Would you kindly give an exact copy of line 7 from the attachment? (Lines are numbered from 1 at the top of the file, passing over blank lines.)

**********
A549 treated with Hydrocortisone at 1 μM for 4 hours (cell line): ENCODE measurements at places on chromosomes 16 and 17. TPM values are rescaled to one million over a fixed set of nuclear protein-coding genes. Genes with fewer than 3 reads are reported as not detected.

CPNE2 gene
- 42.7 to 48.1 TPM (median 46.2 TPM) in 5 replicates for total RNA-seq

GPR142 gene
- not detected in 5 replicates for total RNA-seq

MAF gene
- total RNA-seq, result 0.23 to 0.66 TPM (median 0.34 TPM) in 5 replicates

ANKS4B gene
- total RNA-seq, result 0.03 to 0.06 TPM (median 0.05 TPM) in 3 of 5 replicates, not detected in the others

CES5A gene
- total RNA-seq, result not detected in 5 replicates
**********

- total RNA-seq, result 0.23 to 0.66 TPM (median 0.34 TPM) in 5 replicates